You're right. An IR cannot fully capture the sound of a speaker cab in a room. But it's not that the detail in an IR is too much information. Rather, it's incomplete information. All those different EQ curves and levels — the sound coming straight down the bore of a speaker, the sound radiating at different angles, the sound coming off the back of the cab — form a complex soup of different sounds that radiate out, and bounce off the walls, floor and ceiling in different amounts and at different times and phases. The way those sounds mix is different at every point in the room, and it changes as you move around. An IR can't capture all of that. It is, as you say, a single capture of some of the many things that the cab does.I guess my point is exactly what Rex said, that "there is no single inherent eq curve for a speaker" and when you listen to an actual speaker, you never here a single freq curve (except perhaps in the studio, where addition eq'ing is typical). However, present day irs do exactly that, they pick a single point. This makes me wonder if all the detail that an ir provides around a single eq axis is really necessary to represent the essential sound of a particular speaker. Maybe it does. But, to me, something seems limited by the way we are doing it.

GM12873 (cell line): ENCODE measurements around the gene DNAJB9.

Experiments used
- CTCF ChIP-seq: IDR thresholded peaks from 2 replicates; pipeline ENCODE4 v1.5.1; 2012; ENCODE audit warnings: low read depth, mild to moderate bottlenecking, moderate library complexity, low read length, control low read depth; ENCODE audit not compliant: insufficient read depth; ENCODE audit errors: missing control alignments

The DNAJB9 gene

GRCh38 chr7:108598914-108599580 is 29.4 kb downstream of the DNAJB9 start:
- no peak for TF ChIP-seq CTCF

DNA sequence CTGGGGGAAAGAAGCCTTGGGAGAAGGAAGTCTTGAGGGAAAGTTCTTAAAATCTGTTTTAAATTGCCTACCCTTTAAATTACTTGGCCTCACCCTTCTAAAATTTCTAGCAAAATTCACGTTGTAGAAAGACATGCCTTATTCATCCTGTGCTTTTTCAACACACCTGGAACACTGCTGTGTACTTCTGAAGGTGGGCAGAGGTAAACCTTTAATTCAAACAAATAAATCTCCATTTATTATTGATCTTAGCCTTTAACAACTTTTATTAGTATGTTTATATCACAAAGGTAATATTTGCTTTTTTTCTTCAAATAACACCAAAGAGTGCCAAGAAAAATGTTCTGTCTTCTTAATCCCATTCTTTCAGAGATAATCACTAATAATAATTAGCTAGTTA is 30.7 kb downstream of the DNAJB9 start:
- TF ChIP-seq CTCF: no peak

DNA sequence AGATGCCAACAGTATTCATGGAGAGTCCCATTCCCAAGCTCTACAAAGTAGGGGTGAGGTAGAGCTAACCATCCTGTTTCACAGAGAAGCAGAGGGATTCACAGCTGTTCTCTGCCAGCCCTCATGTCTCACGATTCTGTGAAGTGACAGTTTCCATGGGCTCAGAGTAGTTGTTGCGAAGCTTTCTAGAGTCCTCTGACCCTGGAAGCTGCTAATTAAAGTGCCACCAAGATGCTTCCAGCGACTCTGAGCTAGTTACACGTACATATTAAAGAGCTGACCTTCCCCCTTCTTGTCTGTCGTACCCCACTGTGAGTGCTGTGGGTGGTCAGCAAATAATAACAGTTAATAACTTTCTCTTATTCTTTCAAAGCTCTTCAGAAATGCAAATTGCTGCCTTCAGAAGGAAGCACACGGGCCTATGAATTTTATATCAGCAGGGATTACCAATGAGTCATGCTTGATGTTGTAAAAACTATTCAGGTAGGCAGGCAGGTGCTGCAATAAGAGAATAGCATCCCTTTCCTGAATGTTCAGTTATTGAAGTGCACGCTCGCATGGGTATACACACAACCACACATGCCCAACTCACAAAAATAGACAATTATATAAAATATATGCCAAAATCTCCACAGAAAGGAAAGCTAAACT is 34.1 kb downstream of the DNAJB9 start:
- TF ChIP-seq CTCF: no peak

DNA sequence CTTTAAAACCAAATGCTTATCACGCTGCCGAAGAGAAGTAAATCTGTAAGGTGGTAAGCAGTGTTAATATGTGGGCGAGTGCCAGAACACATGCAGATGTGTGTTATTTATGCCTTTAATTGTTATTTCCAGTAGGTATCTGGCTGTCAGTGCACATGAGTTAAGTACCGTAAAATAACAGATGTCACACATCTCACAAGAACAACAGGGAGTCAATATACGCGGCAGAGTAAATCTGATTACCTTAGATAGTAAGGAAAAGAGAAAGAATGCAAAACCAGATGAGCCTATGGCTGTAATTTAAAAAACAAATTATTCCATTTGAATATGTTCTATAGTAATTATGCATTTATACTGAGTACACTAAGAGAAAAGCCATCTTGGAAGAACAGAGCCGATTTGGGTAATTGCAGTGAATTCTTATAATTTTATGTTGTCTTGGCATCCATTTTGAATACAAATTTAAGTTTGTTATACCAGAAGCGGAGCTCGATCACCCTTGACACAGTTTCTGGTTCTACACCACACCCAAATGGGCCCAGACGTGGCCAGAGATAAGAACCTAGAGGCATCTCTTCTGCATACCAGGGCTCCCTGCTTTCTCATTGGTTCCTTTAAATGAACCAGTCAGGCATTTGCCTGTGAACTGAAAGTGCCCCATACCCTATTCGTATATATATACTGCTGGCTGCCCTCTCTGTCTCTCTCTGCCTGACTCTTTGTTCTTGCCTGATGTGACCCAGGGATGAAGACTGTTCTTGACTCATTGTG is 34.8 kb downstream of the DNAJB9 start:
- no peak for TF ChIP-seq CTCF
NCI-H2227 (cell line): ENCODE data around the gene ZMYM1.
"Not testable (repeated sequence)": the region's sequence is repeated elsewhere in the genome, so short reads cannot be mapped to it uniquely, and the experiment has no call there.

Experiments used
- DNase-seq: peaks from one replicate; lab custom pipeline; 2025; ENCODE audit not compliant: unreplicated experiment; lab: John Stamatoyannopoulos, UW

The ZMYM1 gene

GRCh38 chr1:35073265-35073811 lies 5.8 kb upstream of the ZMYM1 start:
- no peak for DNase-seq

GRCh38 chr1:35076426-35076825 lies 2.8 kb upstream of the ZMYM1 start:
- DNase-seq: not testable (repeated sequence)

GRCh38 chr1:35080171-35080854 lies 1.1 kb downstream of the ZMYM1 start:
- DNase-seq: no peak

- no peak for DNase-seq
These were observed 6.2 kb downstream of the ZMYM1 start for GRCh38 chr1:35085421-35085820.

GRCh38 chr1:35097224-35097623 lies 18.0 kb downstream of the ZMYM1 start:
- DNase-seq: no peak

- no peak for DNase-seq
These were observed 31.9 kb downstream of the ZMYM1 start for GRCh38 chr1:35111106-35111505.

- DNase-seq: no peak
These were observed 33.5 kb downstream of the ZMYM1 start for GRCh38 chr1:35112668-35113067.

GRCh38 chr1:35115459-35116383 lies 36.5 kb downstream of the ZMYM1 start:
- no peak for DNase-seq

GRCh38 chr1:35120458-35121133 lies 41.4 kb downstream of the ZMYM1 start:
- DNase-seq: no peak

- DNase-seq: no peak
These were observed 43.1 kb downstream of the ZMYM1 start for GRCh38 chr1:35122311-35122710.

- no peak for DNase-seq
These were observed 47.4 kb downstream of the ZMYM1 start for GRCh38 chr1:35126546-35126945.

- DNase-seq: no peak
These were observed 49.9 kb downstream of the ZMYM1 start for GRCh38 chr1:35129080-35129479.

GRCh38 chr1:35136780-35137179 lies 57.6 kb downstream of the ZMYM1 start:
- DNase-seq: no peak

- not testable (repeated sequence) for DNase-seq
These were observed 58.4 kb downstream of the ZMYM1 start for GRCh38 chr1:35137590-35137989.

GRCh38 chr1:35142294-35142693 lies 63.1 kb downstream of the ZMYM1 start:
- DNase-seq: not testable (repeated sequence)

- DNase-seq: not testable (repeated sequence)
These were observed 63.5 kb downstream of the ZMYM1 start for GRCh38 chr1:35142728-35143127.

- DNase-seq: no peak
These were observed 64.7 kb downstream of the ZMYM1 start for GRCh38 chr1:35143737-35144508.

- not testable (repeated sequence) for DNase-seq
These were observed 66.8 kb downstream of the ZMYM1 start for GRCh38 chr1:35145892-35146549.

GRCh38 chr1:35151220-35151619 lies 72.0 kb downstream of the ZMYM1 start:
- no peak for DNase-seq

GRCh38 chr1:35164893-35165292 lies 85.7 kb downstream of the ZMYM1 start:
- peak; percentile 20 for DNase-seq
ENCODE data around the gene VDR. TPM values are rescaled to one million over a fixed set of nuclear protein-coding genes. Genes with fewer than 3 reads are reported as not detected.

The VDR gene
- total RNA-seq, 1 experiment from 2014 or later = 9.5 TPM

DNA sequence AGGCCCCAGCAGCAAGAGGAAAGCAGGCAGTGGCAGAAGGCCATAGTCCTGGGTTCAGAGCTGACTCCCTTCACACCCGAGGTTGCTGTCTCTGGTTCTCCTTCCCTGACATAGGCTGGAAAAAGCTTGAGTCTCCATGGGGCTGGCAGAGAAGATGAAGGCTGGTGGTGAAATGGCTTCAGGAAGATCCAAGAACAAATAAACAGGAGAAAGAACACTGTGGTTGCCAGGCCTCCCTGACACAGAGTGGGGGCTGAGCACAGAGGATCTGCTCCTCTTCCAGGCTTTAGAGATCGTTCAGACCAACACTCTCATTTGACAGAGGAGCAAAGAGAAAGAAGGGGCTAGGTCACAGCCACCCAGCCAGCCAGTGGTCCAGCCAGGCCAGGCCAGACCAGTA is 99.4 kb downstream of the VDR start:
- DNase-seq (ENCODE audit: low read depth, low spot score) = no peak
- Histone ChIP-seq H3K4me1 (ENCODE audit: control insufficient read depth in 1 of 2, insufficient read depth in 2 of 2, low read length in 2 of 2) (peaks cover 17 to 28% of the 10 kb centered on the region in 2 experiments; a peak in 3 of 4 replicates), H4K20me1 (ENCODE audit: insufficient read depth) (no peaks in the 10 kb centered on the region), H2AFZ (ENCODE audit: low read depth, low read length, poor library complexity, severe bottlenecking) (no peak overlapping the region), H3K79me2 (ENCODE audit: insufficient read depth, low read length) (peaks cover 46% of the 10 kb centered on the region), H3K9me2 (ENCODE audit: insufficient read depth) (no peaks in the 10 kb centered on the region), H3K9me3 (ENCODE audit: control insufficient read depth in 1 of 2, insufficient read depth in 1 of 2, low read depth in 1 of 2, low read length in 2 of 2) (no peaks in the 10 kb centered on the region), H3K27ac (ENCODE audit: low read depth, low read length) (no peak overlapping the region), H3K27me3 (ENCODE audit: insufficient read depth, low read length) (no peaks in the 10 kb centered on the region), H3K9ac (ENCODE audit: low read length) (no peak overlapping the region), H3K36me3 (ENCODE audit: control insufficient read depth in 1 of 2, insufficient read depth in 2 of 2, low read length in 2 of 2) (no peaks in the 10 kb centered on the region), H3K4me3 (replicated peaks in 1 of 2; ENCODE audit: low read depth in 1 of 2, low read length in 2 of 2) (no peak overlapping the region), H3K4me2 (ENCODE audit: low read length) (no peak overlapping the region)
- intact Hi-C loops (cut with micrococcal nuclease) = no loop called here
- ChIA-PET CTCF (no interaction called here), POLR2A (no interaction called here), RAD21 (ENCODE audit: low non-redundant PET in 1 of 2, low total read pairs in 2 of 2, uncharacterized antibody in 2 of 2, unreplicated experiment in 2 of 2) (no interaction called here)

Never stop thinking.I'm just thinking... and I have already been warned about that, ...many times.